South west England full to capacity, say police 

The south west of England is “full to capacity” leading to “unprecedented demand” for 999 services in Devon and Cornwall, police have warned.

The force received 2,301 emergency calls at the weekend, a 26.5% increase on the same period in 2019.

Anti-social behaviour accounted for many of the calls, with a 67% increase year on year.

Devon and Cornwall Police has asked people to “respect our region”.

Assistant Chief Constable Jim Colwell said the weekend’s events, spurred on by the hot weather, had resulted in an “unprecedented demand”, forcing officers to attend a “plethora of different incidents”.

It included 31 reports of environmental anti-social behaviour (ASB), including disposable barbeques and other waste being left behind by people.

Officers said a further 102 reports of ASB were “often drink-related”, and recorded another 191 reports of people being a “nuisance”.

‘Unacceptably high’

In August alone, the force said it had taken 9,622 calls, equating to about 962 per day and “significantly up” on the average 718.

Residents in Cornwall previously said they were “too scared” to go shopping due to the number of visitors, with respondents in one Devon town adding they were “exhausted and overwhelmed” by the levels of disregard shown by incomers.

ACC Colwell described the figures as “unacceptably high” and called on tourists to “think” before they travel to the region.

“Book your accommodation before you travel, drive safely on our roads, respect our coasts and drink responsibly,” he said.

“If you are visiting the many outstanding areas of natural beauty we have, take your rubbish away and play your part in making Devon and Cornwall a safe place for our residents and tourists alike.”

How the Tories squandered an opportunity to provide affordable housing in Exmouth

Owl’s attention has been drawn to some particularly interesting letters concerning local planning matters in this week’s edition of the Exmouth Journal:  GESP and Goodmore’s Farm. The previous post dealt with GESP, this post gives Cllr Paul Millar’s view on Goodmores Farm.

Goodmores Farm: more affordable housing needed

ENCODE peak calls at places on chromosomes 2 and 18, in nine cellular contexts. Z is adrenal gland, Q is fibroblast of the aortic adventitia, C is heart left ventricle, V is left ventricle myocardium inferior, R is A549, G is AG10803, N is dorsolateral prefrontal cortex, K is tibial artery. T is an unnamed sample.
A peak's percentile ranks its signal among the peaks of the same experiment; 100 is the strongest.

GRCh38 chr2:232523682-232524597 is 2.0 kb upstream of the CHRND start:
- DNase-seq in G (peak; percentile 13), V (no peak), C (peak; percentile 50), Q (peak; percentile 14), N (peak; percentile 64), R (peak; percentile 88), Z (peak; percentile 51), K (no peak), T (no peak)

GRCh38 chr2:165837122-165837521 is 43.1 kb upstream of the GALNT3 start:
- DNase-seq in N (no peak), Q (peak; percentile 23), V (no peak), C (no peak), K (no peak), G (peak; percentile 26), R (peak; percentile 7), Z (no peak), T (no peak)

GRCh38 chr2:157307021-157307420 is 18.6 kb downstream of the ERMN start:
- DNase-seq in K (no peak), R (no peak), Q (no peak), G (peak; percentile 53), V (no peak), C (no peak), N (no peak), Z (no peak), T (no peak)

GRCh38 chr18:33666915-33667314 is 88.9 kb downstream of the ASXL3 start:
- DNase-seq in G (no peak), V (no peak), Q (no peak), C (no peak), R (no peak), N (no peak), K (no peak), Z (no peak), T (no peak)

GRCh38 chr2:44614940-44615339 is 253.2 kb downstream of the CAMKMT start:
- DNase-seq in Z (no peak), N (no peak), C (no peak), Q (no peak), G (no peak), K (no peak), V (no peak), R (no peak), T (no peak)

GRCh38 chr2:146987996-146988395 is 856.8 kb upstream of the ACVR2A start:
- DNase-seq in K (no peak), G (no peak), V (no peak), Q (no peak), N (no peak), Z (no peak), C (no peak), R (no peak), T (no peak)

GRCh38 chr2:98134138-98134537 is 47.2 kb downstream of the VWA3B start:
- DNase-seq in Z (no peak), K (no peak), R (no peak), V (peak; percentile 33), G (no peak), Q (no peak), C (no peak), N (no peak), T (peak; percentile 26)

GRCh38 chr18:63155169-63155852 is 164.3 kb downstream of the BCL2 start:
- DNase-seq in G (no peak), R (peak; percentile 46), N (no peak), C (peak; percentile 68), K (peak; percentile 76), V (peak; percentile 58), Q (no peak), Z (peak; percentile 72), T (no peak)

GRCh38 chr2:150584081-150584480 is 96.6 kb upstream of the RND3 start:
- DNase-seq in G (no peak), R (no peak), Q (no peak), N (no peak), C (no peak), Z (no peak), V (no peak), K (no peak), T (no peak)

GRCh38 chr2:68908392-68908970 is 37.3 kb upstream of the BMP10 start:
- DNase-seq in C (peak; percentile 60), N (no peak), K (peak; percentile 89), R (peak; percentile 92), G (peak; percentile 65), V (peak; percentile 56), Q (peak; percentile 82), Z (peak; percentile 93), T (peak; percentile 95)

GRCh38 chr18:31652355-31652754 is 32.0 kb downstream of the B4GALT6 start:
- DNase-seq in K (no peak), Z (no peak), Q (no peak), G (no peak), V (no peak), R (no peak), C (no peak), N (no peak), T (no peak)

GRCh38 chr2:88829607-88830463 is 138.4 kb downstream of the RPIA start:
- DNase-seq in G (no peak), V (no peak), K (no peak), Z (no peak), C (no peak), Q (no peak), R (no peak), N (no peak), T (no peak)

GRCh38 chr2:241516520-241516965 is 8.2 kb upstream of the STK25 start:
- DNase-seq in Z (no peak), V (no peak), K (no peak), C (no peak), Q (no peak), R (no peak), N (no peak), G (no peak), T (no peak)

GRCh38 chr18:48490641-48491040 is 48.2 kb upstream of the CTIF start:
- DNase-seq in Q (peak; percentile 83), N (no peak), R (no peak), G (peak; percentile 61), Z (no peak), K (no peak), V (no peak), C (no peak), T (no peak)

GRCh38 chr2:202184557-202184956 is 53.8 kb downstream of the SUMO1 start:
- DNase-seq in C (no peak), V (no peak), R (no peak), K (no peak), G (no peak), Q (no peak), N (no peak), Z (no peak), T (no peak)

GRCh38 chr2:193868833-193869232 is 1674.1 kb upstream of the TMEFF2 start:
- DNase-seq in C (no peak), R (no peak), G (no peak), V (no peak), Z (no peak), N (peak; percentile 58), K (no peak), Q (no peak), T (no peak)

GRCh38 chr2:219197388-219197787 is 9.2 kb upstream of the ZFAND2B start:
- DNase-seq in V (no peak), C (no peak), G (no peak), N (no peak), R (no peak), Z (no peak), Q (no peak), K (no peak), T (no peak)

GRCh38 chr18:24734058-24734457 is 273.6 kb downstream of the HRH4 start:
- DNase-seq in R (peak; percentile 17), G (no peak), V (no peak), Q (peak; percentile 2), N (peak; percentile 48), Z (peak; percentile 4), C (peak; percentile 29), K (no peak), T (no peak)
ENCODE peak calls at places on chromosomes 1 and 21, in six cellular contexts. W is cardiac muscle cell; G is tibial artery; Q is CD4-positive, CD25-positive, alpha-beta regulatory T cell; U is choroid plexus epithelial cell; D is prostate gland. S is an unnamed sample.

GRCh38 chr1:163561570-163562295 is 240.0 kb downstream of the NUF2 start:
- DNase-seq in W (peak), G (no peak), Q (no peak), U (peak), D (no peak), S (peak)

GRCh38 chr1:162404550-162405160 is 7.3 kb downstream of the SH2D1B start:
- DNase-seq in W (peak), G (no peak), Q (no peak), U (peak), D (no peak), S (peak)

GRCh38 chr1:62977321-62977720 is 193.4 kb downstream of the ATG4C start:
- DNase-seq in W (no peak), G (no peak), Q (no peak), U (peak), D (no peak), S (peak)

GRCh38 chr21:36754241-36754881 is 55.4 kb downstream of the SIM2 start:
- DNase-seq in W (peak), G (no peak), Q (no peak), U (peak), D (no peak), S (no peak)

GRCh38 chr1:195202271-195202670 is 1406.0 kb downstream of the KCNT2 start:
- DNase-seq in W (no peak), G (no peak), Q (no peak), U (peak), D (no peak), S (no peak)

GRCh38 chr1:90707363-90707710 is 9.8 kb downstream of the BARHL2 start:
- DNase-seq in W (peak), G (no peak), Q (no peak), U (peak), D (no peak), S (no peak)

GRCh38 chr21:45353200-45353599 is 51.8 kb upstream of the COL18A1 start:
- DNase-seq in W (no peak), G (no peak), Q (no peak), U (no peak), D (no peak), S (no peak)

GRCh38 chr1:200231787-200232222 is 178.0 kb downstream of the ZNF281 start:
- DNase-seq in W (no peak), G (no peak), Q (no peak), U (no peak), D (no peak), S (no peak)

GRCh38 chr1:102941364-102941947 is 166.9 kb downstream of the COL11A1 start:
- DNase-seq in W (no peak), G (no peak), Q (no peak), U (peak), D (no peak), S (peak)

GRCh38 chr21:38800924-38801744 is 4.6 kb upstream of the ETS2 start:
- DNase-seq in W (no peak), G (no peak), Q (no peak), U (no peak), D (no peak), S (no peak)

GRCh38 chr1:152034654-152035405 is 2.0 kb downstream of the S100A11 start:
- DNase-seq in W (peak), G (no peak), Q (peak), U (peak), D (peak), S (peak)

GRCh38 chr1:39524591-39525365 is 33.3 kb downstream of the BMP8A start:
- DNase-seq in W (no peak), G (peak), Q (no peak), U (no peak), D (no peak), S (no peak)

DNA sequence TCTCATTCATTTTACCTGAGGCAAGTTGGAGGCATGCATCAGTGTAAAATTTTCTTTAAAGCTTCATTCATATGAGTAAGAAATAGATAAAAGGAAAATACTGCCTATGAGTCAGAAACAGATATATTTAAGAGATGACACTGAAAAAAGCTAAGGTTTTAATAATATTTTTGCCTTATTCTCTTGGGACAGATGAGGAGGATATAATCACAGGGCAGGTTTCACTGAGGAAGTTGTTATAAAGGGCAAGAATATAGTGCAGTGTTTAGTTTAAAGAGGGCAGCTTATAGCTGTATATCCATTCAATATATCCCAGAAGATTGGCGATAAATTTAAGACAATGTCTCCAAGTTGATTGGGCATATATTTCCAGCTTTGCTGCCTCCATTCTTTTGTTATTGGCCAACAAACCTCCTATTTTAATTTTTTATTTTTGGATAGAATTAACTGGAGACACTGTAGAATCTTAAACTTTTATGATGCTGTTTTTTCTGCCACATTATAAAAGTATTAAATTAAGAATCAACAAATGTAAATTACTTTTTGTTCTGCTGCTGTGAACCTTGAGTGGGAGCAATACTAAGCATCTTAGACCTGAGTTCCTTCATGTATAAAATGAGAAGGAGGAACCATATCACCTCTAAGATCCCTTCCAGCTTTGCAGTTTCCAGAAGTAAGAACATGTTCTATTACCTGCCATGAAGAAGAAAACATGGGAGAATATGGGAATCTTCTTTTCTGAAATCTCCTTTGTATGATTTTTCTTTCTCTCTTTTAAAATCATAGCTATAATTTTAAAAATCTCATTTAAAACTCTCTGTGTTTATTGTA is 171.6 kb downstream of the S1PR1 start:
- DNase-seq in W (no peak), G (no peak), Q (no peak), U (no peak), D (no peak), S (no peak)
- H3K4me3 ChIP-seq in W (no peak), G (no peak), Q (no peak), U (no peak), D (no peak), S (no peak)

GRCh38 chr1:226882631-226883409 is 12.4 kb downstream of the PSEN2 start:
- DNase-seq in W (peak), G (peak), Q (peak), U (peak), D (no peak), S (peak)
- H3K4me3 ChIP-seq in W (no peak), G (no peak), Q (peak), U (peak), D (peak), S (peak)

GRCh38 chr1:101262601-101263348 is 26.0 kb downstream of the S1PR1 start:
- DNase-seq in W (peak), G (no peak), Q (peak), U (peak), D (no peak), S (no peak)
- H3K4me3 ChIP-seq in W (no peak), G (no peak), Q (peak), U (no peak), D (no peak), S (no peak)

Exmouth needs more social and affordable housing; that is my number one priority for the people of this town.

Our statistics show that there are thousands of Exmouth residents languishing in the private rented sector paying eyewateringly-high rents, and thousands more on the waiting list for social and affordable housing.

We also have many in temporary accommodation having been made homeless by family circumstances and/or an eviction from a private tenancy made before lockdown. With little space for Exmouth to expand, the Goodmore’s Farm site will be one of the last major housing developments in our town.

This site represents the perfect opportunity to deliver the homes our local people need: a mixture of starter homes for first-time buyers, many of whom are living with parents saving for a mortgage and genuinely affordable homes; and secure tenancies for local people without savings.

However, the developer does not consider the building of at least 25 per cent affordable homes to be viable.

Had the Conservative county council not insisted on a new primary school on the site, we wouldn’t be in this situation with the affordable housing.

Despite hundreds of written objections, the scheme is set to go ahead.

There is no way the East Devon District Council planning committee can responsibly vote against it because they know the Planning Inspector would overrule them and that costs the council money. The principle of the school was unwisely, in my view, agreed by the committee in 2018.

Even if there is a need for a new primary school, which has not been demonstrated, the location is far ft-om ideal, with the busy Dinan Way known for its high levels of traffic.

A planning officer told me that the only possible way this development could, at this late stage, include more affordable homes is if Devon County Council spoke with the developer and dropped the school, in exchange for some playing pitches, for example, which would be far less expensive and far more beneficial.

So I urge Exmouth residents to contact the county council cabinet member for schools and your two Exmouth county councillors Richard Scott and Jeff Trail, with your objections.

This will show strength of feeling in the town, against the building of 317 homes, only 16 of which local people with a housing need could possibly access in terms of affordability.

Cllr Paul Millar Democracy and Transparency Portfolio Holder, East Devon District Council Ward Member for Exmouth Halsdon